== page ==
From decadent tagliateli al ragù to savoury Parmigiano Reggiano right from the source, you’ll discover instantly why Emilia Romagna is considered—by Italians no less—the beating heart of Italian cuisine
The competition is fierce, but if Italy has a foodie capital then the title may well belong to Emilia Romagna, home of Parmigiano Reggiano, sparkling Lambrusco wine, balsamic vinegar, Prosciutto di Parma, just to name a few.
Bologna, the region’s largest city and its capital, is affectionately known as la grossa (the fat one) and is well worth a visit in its own right. In May 2023 Bologna was named the most underrated city in the world so it's best to visit sooner rather than later. This beautiful region is also home to a long list of smaller towns that are home to some of the best restaurants not just in Italy, but in the world. And as an added bonus, the heaving crowds of tourists commonly found in Rome and Venice are still yet to catch on to the magic of Emilia Romagna.
Thanks to the area’s picturesque geography, nestled in between the Apennine Mountains to the south, the River Po to the north and the Adriatic Sea to the East, the fertile land is one of Italy’s most bountiful producers of all things delicious. If reputation alone isn’t enough to convince you, the region’s famed Osteria Francescana in Modena has been awarded three Michelin stars and held the number one spot among The World’s 50 Best Restaurants in 2018 and Massimo Bottura was added to Time magazine's 2019 list of Most Influential People to boot.
The North West
The real Parmigiano Reggiano hails from the protected provinces in and around Parma. Tradition is held in high esteem here, with Parmesan cheese making methods dating back to the Middle Ages. While imitations are rife, the real deal can only come from here thanks to its PDO (Protected Designation of Origin) classification. Try tasting your way through increasingly aged wheels to compare the effect time has on the cheese’s creamy, nutty flavour and crystallised texture. For a truly out of this world pairing (not to mention pricey), drizzle a bit of balsamic vinegar from nearby Modena—aged anywhere from 12 to 25 plus years—to elevate the cheese’s saltiness to a whole new level.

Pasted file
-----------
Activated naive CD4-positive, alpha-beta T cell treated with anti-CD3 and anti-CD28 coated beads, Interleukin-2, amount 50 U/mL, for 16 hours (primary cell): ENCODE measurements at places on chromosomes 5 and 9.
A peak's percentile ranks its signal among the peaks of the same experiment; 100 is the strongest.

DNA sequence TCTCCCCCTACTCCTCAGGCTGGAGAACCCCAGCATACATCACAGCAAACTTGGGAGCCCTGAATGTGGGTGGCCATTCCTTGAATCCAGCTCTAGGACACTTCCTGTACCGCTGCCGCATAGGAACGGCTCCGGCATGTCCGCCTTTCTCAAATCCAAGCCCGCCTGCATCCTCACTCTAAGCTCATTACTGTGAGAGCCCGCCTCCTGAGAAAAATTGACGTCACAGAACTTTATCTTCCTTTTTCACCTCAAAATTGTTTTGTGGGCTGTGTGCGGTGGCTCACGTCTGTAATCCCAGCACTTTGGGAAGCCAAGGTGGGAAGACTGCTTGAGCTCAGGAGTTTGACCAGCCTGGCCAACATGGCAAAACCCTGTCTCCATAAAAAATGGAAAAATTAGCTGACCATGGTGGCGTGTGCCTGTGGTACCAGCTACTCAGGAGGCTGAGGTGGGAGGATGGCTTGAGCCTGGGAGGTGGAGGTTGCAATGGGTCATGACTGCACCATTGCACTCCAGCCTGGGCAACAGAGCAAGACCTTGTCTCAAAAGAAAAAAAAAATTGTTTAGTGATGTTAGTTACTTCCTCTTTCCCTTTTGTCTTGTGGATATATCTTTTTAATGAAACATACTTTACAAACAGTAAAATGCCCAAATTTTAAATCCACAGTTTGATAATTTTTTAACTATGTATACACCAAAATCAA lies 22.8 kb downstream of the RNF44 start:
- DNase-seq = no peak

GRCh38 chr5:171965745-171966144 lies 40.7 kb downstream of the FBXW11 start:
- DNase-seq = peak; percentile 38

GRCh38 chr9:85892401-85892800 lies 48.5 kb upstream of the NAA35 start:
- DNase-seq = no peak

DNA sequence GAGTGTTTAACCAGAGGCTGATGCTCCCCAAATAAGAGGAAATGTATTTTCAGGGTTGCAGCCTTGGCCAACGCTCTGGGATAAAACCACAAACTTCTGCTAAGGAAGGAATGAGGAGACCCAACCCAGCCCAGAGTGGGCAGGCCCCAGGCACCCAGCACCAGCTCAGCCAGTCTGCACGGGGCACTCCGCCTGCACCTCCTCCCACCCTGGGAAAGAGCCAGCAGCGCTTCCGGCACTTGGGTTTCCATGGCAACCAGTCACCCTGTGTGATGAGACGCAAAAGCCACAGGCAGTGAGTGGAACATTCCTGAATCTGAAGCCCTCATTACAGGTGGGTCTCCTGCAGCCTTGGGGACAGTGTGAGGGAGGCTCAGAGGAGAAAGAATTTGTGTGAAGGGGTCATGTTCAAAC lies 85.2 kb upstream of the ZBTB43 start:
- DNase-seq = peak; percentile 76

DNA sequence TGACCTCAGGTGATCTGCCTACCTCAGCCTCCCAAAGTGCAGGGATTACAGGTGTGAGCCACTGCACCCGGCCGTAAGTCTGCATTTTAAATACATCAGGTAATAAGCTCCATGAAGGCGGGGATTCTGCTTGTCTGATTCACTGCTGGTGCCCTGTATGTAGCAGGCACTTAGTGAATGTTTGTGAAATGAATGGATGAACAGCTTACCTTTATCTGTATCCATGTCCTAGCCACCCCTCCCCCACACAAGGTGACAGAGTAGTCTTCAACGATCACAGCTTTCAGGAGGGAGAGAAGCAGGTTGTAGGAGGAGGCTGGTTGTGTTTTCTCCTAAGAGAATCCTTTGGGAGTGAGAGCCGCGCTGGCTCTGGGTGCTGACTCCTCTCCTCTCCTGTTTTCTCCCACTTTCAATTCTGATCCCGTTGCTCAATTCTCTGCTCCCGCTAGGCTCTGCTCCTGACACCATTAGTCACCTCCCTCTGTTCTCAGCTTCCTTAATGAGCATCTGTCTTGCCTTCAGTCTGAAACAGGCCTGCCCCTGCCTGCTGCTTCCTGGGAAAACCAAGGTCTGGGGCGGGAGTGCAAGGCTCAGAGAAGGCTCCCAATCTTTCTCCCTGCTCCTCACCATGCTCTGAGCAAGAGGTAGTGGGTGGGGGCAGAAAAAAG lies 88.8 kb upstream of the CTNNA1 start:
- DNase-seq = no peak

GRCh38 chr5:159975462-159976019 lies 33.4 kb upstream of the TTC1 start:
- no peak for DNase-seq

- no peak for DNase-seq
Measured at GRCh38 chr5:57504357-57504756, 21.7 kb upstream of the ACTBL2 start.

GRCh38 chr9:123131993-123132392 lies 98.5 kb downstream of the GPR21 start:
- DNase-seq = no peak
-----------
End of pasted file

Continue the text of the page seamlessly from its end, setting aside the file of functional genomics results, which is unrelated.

In the neighbouring town of Reggio Emilia, take a stroll down ancient Roman streets and hop from charming piazza to piazza for people-watching and a pre-dinner aperitif of meats, cheeses and locally adored erbazzone—a small melt-in-the-mouth pastry filled with spinach and cheese. Don’t forget to wash it down with a refreshing glass of the beloved local wine, Lambrusco.
Ross Cook, a former professional rugby player who now grows Lambrusco grapes just outside of Reggio, says: “Lambrusco is a wine designed specifically for Emilian food that is full-bodied, rich and fatty. It quenches the palate and is said to aid digestion with its bubbles.”
“In Reggio it is the go-to traditional wine and is almost mandatory to be accompanied by tortelli—the base pasta usually filled with tortelli verdi [spinach] or tortelli di zucca [pumpkin] but has infinite other wonderful fillings like potatoes or onions. Another local favourite is cappelletti en brodo [meat filled pasta in a broth].”
For carnivores, the unmistakable leader of the pack here is Proscuitto di Parma. Not to be confused with proscuitto crudo (cooked ham), the meticulous process of creating this tender cured meat has been around for over 2000 years.
The South East
Further south, Bologna is home to the world’s oldest university, not to mention some of the finest food to be found in the region. The city’s streets are home to 40km of distinctive red porticos, under which it is almost impossible to find a bad meal.
Elisa Zannoni, an author based in Reggio Emilia, says: “Bologna is famous for its cars and bikes as it’s the home of Lamborghini, Maserati and Ducati, but the most famous tastes of the region are probably tagliateli al ragù. There are also some amazing wines like the local Sangiovese or Pignoletto.”
Tagliatelle al Ragù is undoubtably Bologna’s star—a rich, wine-infused meat sauce cooked for hours and served atop thick tagliatelle pasta—never spaghetti!
Zannoni adds: “In Modena and Bologna try tigelle, which are round bread like specialities that can be eaten with salumi, lard or many other wonderful fillings.”
Seafood doesn’t feature highly in most of Emilia Romagna’s dishes, but for a taste of the sea head to the Eastern tip of the region to Rimini. A beautiful seaside city on the Adriatic, Rimini is best known for its grigliate, a breadcrumb and olive oil coated grilled fish, and piadina, a revered flat-bread sandwich made with flour, salt water and pig lard and filled with anything from proscuitto crudo to seafood.
The list goes on. Spend any amount of time in Emilia Romagna, and you’ll realise that eating well is simply a part of everyday life. Get there before the crowds do!